Adaptive Playscapes is a collaborative project between KIDMob, Public Workshop, California College of the Arts, and the Market Street Prototyping Festival in San Francisco. The goal was to create a kid-built, mobile, modular play structure to be installed publicly on Market Street in San Francisco. For the partner organizations, the most important part was not the final product, but rather the design and building workshops that would lead up to the completion of the project. We saw it as an opportunity to teach kids about design and building skills, but also about the power they have to make change in their community.
Kids and play are some of our most powerful tools for building community and bringing together diverse populations to imagine their neighborhoods in new ways.
For the Market Street Prototyping Festival, led by a team of middle school student ‘Building Heroes’, we engaged Festival Participants in creating an ‘Adaptive Playscape’ that transformed a portion of Market Street with building and play.
Step 1: Safety Training and Tool Practice
Many urban teens have little to no experience using power tools. We did not see this as an obstacle, but rather as an opportunity for a empowerment and learning. Our team building exercises on the first day of the workshop were combined with skill building and safety training exercises using power tools. Each student became proficient at the drill, chop saw and jig saw as well as learning how to correctly measure and mark pieces for cutting.
Step 2: Warm-up and Brainstorming Activites
Building and collaboration are at the core of what both Public Workshop and KidMob teach, it was important to jump straight into making things as a team. Our first warmup activity was to create an obstacle course on the tables outside using mostly cardboard. This activity got the student moving and gave them an opportunity to quickly brainstorm within their small teams about what to build as part of the larger group's activity. The second warmup activity was a challenge to create the tallest tower with limited materials and limited time. The goal of this activity was to encourage the kids work on rapid problem solving, teamwork and resource allocation.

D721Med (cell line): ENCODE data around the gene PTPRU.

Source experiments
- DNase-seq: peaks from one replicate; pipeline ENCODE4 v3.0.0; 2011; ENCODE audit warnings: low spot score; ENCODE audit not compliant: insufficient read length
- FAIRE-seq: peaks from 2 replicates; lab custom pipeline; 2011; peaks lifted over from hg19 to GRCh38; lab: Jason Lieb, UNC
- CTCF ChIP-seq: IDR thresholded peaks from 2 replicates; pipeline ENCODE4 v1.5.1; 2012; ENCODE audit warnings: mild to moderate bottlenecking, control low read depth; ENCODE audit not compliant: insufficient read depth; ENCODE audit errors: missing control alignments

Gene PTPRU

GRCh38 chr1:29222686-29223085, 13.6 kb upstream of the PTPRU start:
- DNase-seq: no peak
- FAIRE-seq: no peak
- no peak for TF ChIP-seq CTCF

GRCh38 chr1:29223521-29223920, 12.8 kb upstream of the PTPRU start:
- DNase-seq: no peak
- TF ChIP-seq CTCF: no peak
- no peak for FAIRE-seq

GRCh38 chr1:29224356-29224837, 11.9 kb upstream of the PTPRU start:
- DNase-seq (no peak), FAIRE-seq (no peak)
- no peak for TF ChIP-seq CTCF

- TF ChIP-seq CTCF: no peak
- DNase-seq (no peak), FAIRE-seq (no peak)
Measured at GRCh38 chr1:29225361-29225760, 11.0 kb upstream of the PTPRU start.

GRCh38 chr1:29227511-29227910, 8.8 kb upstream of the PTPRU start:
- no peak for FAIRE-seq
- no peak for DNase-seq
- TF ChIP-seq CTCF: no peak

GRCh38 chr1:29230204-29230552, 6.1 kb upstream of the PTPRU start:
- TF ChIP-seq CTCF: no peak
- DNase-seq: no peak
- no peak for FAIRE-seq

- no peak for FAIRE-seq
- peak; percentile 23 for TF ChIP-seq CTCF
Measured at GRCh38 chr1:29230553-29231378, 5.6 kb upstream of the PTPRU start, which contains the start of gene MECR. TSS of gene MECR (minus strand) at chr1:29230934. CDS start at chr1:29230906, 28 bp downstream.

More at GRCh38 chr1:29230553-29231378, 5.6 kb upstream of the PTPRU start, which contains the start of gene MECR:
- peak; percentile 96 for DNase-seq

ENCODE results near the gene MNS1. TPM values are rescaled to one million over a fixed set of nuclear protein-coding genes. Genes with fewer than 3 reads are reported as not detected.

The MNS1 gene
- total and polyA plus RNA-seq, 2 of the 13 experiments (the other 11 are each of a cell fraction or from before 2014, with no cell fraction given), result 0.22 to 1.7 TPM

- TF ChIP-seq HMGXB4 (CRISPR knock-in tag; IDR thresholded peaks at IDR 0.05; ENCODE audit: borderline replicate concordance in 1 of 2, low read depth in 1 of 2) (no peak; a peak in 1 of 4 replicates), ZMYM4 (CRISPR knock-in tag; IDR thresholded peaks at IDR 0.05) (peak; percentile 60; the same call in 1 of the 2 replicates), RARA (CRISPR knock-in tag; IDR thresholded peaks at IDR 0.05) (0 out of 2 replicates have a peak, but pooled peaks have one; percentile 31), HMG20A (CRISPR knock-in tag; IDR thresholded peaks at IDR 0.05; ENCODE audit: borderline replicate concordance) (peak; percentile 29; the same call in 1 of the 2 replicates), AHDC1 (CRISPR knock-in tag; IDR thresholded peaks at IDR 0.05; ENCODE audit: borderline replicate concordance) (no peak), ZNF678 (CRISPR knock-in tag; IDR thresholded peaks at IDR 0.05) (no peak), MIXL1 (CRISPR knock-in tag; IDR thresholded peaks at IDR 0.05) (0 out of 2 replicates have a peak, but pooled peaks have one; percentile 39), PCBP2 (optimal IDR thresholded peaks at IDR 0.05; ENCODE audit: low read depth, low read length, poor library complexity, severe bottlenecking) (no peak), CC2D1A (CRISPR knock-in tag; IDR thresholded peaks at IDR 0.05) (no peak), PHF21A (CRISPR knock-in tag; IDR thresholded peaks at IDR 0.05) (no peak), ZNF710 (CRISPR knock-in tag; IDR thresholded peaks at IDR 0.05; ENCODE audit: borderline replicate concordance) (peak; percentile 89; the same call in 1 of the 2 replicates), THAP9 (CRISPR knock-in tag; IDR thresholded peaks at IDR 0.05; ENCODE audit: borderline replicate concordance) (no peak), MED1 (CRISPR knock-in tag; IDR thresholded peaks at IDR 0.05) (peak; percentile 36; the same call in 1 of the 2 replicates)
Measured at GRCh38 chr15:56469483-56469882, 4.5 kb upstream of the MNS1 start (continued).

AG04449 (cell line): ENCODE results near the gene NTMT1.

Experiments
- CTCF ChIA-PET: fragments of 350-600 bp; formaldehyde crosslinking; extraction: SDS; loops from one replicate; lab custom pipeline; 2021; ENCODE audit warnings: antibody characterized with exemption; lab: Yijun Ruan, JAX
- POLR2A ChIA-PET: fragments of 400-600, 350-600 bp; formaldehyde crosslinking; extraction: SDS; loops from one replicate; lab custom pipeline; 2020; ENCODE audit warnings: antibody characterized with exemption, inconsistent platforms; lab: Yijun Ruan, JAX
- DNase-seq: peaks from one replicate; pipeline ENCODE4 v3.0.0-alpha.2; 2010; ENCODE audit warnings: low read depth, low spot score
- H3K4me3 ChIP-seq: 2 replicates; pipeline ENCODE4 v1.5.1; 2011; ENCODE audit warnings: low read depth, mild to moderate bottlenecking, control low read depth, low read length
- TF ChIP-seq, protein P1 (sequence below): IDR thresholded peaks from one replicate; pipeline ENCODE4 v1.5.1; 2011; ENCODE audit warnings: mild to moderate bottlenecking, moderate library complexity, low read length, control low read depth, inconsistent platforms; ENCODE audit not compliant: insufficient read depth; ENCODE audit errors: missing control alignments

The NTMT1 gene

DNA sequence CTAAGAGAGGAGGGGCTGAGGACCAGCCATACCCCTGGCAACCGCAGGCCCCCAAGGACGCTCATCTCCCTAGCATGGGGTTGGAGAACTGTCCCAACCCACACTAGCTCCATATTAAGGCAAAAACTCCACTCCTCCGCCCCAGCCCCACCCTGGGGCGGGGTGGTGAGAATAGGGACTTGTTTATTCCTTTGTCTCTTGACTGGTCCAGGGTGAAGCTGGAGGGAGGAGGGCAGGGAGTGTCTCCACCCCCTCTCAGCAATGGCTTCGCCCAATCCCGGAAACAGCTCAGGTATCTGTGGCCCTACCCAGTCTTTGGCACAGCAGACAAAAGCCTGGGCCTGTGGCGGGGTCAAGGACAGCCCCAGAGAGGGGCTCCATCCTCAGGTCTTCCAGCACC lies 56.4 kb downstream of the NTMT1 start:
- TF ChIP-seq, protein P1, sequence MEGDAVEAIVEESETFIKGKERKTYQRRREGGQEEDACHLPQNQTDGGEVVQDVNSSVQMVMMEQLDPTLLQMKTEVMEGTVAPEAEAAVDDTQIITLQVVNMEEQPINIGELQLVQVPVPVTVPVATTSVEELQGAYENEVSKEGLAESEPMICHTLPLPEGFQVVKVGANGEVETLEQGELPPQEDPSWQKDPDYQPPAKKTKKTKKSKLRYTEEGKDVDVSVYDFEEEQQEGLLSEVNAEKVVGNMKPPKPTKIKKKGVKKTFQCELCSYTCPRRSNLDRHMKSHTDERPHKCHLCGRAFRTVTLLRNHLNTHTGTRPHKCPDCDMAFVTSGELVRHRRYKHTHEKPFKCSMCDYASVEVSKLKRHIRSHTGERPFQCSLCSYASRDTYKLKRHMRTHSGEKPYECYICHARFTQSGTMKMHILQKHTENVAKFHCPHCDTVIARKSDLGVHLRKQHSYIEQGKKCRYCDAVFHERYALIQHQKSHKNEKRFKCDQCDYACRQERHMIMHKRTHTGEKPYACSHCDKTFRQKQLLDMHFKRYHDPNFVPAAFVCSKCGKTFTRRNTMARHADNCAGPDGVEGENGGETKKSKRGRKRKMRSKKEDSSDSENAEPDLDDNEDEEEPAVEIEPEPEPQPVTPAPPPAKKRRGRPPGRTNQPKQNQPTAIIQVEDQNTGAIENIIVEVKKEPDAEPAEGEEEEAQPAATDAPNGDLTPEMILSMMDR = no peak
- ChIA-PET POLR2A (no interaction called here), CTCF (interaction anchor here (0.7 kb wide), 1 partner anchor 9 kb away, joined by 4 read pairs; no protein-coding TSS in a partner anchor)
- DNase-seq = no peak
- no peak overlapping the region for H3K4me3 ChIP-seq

Step 3: Designing and Iteration
Before the building of the final obstacle course the workshop participants were asked to create a number of small scale and full scale iterations of their ideas. Each iteration helped to solidify the ideas within the smaller teams and created an opportunity to problem solve on the go.
Step 4: Actualization of a Plan
The final day of the workshop series was dedicated the actualization of the project. Using the skills and safety training from the first day and the planning and brainstorming from the second day, the final products came together remarkably quickly.
Step 5: Finishing Touches
After the building was complete, some rope, paint and other final touches were added before installation.
Step 6: Public Play
When we started this project some people told us "Market Street is not a place for kids" and discouraged us from building a playground. These naysayers were completely and unsurprisingly wrong. Over the three day exhibition of Adaptive Playscapes hundreds of kids (and a few dogs) enjoyed climbing, jumping and crawling on the different elements.
Step 7: Participatory Activities
One of the goals of the partner organizations was for building, and place making to be more public and participatory through the integration of play and collaboration. Alongside the exhibition of the final playscape built by the students we encouraged passersby to engage in some temporary onsite budding of their own. We provided 1X3 boards with three holes drilled though them and zip ties to join them together. These simple materials are very approachable by anyone regardless of building experience and therefore lowered the mental barrier for entry into the activity. People of all ages and backgrounds worked together to create abstract and constantly changing structures though out the weekend.